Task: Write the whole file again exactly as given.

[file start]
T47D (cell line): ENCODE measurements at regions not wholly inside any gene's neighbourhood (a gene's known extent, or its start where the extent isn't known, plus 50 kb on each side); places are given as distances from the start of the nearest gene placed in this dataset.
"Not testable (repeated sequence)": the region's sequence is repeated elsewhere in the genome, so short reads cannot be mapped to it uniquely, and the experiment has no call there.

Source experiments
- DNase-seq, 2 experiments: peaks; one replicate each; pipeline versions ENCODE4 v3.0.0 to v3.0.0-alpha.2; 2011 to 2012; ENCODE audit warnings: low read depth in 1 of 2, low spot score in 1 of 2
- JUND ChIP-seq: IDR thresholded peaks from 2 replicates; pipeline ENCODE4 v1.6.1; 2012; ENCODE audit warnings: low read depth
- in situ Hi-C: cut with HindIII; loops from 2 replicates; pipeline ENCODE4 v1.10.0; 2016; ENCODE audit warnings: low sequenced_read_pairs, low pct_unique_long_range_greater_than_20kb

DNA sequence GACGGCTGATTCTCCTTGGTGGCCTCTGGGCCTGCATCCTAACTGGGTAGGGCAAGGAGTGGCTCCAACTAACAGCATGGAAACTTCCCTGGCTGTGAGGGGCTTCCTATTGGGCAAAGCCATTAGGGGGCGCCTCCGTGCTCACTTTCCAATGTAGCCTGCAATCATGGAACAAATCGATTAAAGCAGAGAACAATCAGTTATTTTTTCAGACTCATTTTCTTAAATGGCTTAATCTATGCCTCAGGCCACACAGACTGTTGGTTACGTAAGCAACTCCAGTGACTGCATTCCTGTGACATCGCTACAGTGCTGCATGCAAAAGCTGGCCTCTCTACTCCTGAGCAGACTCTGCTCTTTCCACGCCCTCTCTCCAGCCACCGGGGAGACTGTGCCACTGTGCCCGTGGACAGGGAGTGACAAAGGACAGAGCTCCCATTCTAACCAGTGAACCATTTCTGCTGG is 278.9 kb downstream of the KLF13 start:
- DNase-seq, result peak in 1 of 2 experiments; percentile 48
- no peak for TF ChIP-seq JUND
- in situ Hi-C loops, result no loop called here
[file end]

T47D (cell line): ENCODE measurements at regions not wholly inside any gene's neighbourhood (a gene's known extent, or its start where the extent isn't known, plus 50 kb on each side); places are given as distances from the start of the nearest gene placed in this dataset.
"Not testable (repeated sequence)": the region's sequence is repeated elsewhere in the genome, so short reads cannot be mapped to it uniquely, and the experiment has no call there.

Source experiments
- DNase-seq, 2 experiments: peaks; one replicate each; pipeline versions ENCODE4 v3.0.0 to v3.0.0-alpha.2; 2011 to 2012; ENCODE audit warnings: low read depth in 1 of 2, low spot score in 1 of 2
- JUND ChIP-seq: IDR thresholded peaks from 2 replicates; pipeline ENCODE4 v1.6.1; 2012; ENCODE audit warnings: low read depth
- in situ Hi-C: cut with HindIII; loops from 2 replicates; pipeline ENCODE4 v1.10.0; 2016; ENCODE audit warnings: low sequenced_read_pairs, low pct_unique_long_range_greater_than_20kb

DNA sequence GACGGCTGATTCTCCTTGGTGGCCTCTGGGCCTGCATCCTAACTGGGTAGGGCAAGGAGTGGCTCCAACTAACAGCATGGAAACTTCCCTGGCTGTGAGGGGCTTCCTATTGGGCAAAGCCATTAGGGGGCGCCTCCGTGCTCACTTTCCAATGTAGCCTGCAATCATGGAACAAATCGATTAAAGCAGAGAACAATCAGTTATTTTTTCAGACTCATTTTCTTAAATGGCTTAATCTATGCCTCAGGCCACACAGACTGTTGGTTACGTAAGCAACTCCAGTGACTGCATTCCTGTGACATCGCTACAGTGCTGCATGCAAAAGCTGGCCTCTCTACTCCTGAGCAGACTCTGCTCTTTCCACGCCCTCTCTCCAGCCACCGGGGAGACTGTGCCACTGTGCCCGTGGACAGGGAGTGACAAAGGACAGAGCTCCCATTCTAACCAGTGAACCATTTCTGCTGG is 278.9 kb downstream of the KLF13 start:
- DNase-seq, result peak in 1 of 2 experiments; percentile 48
- no peak for TF ChIP-seq JUND
- in situ Hi-C loops, result no loop called here